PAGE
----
If you ask any American kid “who is your favorite superhero?” they might say someone like Batman, Superman, Iron Man, Black Panther, and so on. If you ask a contemporary Mexican kid the same question, the answers would be very similar. But if you could travel back in time to the 60s and 70s and ask a kid from Mexico City that very question, his answer would probably be El Santo.
“But wait!” you might say, “isn’t El Santo a luchador?” Well, it’s complicated.
Back in the 1950s, a unique genre of cinema emerged at Estudios Churubusco in Mexico City. It was called Lucha Libre films, or Luchador films, movies that starred some of the most famous luchadors of the day. But these weren’t biopics or sports movies, as the luchadors are portrayed as superheroes engaging in battles against spies, vampires, communists, Martians, and more, forging a unique bond with the audiences that transcends the boundaries of sports. Imagine Marvel movies with a fraction of the budget and twice the ingenuity and fun.
These movies were campy, often ridiculous, and extremely popular. At least 150 films were produced in those decades, while a few have also come out this millennium. And though the phenomenon is not as strong as it was in the 20th century, Lucha Libre films made a huge mark in the history of Mexican cinema.
The unlikely history of Lucha Libre films
The first film of this genre was 1952’s Huracán Ramírez. The film follows the story of Fernando Torres, a young man who decides to follow in his father’s footsteps as a luchador by donning the secret identity of Huracán Ramírez, despite his father’s wishes to the contrary. The luchador of the same name portrayed it.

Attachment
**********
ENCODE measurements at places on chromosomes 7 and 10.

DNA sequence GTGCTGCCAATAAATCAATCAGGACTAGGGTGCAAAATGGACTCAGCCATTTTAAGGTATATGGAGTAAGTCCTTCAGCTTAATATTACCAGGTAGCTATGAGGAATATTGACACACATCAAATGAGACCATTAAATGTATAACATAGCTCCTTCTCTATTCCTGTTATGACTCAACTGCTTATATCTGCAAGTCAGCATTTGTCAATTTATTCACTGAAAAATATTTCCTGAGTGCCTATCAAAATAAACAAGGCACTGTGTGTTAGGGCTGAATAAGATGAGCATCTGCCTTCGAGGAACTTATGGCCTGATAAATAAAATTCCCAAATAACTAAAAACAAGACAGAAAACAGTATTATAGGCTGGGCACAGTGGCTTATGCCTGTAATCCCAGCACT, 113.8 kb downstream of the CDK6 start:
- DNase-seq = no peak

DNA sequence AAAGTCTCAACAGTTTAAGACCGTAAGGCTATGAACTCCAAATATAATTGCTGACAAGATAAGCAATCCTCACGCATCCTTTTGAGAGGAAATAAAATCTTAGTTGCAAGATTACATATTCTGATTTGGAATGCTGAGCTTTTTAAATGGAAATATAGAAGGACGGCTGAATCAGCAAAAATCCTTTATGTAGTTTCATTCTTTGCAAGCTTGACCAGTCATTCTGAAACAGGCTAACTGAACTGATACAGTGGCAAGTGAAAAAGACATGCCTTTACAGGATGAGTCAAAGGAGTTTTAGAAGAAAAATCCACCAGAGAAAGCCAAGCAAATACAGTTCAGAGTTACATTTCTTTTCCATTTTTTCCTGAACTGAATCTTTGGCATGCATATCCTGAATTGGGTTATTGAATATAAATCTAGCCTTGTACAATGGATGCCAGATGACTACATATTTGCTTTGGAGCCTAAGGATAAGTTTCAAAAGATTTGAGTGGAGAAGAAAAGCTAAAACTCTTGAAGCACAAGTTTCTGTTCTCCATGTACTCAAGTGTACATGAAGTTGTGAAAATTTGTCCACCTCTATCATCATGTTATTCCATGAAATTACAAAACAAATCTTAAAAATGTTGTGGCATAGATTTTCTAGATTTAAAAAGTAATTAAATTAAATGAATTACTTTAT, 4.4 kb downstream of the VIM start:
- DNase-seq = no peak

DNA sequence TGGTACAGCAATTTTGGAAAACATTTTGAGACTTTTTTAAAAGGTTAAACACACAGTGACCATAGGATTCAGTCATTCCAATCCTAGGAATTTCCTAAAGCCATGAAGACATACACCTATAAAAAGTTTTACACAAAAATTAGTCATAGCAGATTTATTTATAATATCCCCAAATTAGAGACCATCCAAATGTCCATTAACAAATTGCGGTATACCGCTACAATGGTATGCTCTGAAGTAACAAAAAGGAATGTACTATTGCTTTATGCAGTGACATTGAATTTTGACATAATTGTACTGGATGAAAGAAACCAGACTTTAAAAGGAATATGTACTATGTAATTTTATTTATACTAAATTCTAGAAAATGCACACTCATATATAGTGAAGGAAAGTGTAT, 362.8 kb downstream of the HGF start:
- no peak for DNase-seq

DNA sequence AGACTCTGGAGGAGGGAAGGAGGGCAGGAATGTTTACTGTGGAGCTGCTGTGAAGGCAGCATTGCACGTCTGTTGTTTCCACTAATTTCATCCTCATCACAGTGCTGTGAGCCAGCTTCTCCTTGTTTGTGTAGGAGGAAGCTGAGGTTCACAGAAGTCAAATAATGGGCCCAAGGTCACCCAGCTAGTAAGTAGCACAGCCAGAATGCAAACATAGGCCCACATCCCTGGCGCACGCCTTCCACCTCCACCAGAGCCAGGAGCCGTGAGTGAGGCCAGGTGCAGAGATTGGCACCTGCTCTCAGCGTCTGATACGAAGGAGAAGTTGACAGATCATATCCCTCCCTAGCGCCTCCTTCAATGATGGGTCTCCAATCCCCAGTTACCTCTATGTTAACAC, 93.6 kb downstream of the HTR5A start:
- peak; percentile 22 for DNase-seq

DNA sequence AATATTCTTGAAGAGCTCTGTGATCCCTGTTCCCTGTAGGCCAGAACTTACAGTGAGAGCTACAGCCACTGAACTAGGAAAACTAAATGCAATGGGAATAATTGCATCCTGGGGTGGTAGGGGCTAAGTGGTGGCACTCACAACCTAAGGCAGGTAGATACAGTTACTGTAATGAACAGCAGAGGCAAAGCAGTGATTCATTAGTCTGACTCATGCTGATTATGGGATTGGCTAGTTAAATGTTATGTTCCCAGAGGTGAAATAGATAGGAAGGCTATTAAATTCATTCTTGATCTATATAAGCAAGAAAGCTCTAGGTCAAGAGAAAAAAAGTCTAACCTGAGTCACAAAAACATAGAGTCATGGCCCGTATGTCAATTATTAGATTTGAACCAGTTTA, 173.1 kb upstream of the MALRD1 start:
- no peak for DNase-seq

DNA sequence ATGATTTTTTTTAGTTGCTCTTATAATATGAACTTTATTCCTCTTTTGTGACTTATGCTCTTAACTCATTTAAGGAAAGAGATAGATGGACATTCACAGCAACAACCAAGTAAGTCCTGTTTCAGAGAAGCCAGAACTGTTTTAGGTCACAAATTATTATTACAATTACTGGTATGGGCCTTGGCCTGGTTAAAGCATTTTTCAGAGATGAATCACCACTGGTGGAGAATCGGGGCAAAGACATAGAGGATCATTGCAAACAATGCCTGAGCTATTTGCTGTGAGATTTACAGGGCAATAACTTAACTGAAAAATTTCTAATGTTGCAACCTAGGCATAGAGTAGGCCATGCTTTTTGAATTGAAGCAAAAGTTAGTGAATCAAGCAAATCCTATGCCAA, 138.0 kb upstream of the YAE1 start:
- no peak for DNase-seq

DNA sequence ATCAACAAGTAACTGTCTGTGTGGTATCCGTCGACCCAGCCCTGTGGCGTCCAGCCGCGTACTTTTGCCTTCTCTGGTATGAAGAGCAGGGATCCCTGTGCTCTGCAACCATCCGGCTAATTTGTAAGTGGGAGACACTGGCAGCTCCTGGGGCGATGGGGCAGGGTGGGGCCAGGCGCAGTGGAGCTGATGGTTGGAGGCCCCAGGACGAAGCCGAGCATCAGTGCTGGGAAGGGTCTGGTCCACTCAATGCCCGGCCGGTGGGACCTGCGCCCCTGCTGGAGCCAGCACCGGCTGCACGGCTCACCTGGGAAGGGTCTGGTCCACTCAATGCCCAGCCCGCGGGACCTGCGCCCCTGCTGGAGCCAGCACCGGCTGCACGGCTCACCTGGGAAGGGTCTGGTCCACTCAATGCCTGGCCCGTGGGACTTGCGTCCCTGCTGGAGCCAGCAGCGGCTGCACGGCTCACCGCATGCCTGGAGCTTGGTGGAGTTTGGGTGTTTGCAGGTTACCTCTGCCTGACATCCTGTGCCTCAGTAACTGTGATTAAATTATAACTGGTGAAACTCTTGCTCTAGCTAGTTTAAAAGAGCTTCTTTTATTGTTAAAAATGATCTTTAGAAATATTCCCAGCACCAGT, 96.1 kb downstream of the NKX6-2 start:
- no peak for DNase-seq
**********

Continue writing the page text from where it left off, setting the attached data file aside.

Studios rushed to invest in these films once they became popular, and many luchadors were approached to star in them. El Santo, Blue Demon, Mil Máscaras, and others were immortalized on the silver screen. El Santo alone took the lead in 52 films.
One of the secrets to the success of these films was that those characters were portrayed by real luchadors who did not give up their career in the ring. That created a unique connection with the fans, who could aspire to see their favorite cinema stars perform live in the arenas. Could you imagine if we could see Chris Evans dressed as Captain America in our hometown on any given Saturday? Only this time there would be no concept of an actor–just the Captain America we’ve seen the entire time.
Unfortunately, the craze eventually wore off by 1977, and studios stopped funding the movies once they lost their popularity. But though they were down, Lucha Libre films still stayed relevant in modern cinema.
Mostly gone, but not forgotten
Some Lucha Libre films were released after the crash of the late 70s, most notably Mil Máscaras vs. the Aztec Mummy, followed by Academy of Doom, Aztec Revenge, and Matando Cabos 2. But far from the cultural phenomena they were in the 60s, recent Lucha Libre films have played more like nostalgia pieces.
But despite their quick rise and fall, there is no denying that these films helped define Lucha Libre as an integral part of Mexicanness. Have you ever seen a Mexican national team game without anyone wearing a lucha mask? Well, you can thank El Santo and other folk heroes for that, and not just for what they did in the ring, but for what they accomplished on the screen.